Addendum 5/17 – Looks like the BBC and the author of the “Adipose” pattern have made peace. It’s a happy ending as the BBC is negotiating a deal that includes a licensing for the pattern (which hopefully will be provided for fans on the BBC website). Plus Mazzmatazz may get to make Adipose babies for the BBC team and meet the Dr. Who crew.
See hostility just doesn’t pay. Now just about everyone is happy… the fans, the pattern maker, and the BBC.
Article posted here: http://news.bbc.co.uk/cbbcnews/hi/newsid_7400000/newsid_7406200/7406217.stm
If you haven’t heard anything about this, there’s been argument over some knitting patterns developed by a Dr. Who fan. In a nutshell, the fan created doll patterns of certain creatures from the popular BBC Series and made them available for free. In a rush to preserve the Dr. Who brand, the BBC has forced her to take the patterns now. Here’s a full version of the story.
I believe that many knitters are naturally creative people, and knitting is a powerful skill to have, because you can create all sorts of objects. When we like things or find them appealing, sometimes we want to recreate them for ourselves. It’s human to want to own things or have them in our possession. I collected Star Wars bubble gum cards and action figures when I was a kid because I loved re-living the scenes from the first three movies. I wanted to re-live the story because I liked it so much. Mazmataz recreated the Ood, the Adipose Babies, and the Tardis perhaps because of similar sentiments towards the Dr. Who series and its characters. I get it.
But the BBC doesn’t get it and from their point of view as a business that owns the intellectual property rights of Dr. Who they probably won’t.
I came of age (in the business world) in a large corporation who was ever so paranoid about loosing it’s brand. I suppose this is a law of nature that once on top, you become paranoid of others taking you down. It’s probably a king of the hill type syndrome. The company I worked for was so afraid of brand violation, they had numerous face to face course about how to protect their brand.
Now, I’m torn about this issue, because from a completely business point of view, I can understand why companies want to and need to protect their brand. However, from a historical view, I think that over-zealous protection of copyright or brand can only harm the rest of us or the general public who can benefit from the proliferation of new ideas and products.
New things… objects, ideas, concepts… do not just generate themselves out of nothingness. New things often come from older things. The gasoline combustion engine that drives cars was born from the ideas and objects developed by other tinkerers. The Model T Ford was developed from prototypes developed by others. If Henry Ford wasn’t able to pull the work created by others he wouldn’t have developed the automobile that made his company what it is today (probably someone else would do it). There are very few ideas or concepts that come from ‘thin air.’ They are usually based on another idea or concept or at least inspired by something else.
On the other hand, because we all live within a grid of monetary value where products from ideas can be exchanged for money. There will always be those people who take what’s offered for free and make money off it. Such was the case for mazmataz’s Dr. Who Patterns. Apparently people were knitting the patterns and selling the toys on e-Bay. That’s just pure opportunism. On one hand I think those people have violated a request not to use the patterns for profit. On the other hand, they were simply responding to the demand/value created by our system of demand/perceived need or desire for the said item.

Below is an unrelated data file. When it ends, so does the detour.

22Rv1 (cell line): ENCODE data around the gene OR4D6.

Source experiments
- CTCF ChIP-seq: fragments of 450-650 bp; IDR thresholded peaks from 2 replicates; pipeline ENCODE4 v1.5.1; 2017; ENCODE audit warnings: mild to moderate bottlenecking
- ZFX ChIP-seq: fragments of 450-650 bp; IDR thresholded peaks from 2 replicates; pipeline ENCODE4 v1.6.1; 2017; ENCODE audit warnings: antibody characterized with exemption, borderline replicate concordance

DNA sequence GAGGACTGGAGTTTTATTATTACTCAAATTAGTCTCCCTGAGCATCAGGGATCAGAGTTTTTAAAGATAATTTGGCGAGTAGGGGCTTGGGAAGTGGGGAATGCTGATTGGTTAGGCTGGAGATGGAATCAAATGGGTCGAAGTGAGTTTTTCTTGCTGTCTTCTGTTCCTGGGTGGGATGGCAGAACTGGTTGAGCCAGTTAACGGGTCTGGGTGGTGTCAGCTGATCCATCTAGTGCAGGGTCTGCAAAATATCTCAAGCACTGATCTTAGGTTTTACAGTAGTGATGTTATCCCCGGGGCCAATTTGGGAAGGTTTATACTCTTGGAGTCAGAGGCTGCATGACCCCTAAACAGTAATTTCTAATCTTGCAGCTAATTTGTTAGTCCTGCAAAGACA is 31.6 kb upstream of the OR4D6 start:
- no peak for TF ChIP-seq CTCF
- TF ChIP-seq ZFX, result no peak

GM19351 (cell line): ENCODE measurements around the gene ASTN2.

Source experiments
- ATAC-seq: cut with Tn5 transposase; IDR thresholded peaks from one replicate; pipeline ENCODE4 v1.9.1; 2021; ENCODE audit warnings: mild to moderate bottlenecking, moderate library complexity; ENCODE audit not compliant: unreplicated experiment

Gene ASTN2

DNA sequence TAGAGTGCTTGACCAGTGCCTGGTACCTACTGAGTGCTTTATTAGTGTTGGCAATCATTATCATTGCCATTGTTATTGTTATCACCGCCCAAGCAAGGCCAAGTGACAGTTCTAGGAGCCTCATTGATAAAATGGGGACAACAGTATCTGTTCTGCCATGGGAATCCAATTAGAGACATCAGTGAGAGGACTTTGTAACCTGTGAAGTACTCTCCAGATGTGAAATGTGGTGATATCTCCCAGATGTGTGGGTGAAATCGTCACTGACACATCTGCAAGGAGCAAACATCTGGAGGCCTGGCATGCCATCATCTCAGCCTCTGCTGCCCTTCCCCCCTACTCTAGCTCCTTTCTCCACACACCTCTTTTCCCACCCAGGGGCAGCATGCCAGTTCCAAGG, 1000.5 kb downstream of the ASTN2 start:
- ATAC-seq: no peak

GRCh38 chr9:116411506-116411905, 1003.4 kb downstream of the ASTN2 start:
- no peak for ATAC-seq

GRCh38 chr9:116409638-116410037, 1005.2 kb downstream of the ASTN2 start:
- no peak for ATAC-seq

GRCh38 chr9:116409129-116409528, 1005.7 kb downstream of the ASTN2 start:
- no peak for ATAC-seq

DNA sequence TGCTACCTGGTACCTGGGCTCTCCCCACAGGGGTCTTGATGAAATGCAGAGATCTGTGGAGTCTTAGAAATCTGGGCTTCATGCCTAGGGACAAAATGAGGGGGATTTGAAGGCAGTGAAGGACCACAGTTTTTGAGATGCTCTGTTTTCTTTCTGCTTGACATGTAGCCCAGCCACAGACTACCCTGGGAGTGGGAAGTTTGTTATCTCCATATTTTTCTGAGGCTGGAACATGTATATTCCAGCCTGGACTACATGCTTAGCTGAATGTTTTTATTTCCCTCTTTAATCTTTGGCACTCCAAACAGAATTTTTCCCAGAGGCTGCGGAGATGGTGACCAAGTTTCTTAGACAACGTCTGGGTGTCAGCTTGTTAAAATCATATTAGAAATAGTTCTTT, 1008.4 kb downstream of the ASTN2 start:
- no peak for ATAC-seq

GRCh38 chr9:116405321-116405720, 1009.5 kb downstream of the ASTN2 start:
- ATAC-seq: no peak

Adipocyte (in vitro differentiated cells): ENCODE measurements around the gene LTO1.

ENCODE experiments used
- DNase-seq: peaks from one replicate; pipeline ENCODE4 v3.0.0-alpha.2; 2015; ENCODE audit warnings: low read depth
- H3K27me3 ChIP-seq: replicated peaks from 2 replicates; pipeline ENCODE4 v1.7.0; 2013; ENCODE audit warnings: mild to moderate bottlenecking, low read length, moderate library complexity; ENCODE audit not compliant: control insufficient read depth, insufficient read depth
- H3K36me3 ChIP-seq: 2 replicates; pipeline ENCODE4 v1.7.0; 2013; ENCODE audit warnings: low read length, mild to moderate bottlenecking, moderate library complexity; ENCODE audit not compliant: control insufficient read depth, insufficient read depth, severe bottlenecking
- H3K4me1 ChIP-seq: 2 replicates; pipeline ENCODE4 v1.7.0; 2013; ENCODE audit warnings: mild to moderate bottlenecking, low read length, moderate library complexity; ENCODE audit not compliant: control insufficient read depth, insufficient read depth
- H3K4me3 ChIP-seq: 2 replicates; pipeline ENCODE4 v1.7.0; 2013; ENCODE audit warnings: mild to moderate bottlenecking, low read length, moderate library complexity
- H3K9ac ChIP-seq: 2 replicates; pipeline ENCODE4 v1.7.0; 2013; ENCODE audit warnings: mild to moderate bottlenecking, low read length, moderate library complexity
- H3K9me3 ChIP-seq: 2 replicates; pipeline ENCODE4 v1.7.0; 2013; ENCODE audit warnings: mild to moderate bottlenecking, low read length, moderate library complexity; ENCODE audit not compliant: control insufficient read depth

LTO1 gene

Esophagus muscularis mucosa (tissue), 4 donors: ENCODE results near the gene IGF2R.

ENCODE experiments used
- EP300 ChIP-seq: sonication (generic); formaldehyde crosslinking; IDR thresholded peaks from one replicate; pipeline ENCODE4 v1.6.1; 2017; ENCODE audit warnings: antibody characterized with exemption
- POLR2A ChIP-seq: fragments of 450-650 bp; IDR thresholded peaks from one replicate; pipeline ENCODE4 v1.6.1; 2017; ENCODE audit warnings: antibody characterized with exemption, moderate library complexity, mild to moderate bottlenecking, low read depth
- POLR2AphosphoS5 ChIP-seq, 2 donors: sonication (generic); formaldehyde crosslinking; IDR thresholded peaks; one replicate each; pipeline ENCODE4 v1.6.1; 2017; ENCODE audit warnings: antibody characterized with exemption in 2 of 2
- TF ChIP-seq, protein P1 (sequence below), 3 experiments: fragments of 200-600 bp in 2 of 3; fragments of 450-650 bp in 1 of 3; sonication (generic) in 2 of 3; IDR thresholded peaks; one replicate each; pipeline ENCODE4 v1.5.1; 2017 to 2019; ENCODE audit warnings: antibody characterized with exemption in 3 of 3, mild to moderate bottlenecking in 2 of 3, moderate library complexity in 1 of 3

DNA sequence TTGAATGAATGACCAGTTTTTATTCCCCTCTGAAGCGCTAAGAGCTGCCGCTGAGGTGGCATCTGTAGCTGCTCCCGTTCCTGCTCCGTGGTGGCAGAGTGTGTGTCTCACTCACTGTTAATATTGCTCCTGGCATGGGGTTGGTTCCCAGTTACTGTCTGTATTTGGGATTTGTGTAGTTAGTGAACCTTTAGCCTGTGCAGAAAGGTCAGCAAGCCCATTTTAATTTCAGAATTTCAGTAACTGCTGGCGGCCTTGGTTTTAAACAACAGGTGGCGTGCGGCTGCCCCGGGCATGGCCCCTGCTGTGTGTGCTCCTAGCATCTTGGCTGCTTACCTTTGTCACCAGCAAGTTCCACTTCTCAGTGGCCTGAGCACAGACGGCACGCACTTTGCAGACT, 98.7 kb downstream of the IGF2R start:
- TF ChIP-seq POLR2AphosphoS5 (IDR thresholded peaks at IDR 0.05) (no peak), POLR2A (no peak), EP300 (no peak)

In my mind this whole debate again raises the question whether intellectual properties should or are changing/evolving because of the advent of the Internet. It much easier to share information, instructions, ideas, objects and products on the web. They don’t have to be isolated or hidden from other people who may build upon them, improve them or even create something new.
I believe that some of the greatest creative and productive eras from history occurred when information was shared between cultures, peoples, or individuals. On a smaller scale, I have to say, the sharing of patterns both free and paid on social networking sites like Ravelry seems to encourage creativity amongst the population of knitters and participants. It also, encourages commerce. For example, a knitter might see a pattern knit in a different yarn and actually seek out and purchase that yarn. Or another knitter may have a stash of a particular yarn and need inspiration for how to use it. She/he might actually review the projects made by other knitters in this yarn and purchase a pattern made by a designer who advertises or posts information on their available patterns on Ravelry.
I know it will take some time and probably some ugly wrangling to get the intellectual property and copyright laws ironed out, but hopefully we will still be able to reap the benefits of the sharing and collaboration that takes place via the Net. In my head I’m still trying to think up a scenario that explains how all this sharing can be bad for us, because it’s good to think of things from more than one perspective.
Images from audreyem’s occasional blog. The original Adipose doll knitted pattern toy is on the right. A crochet version of the doll is on the left.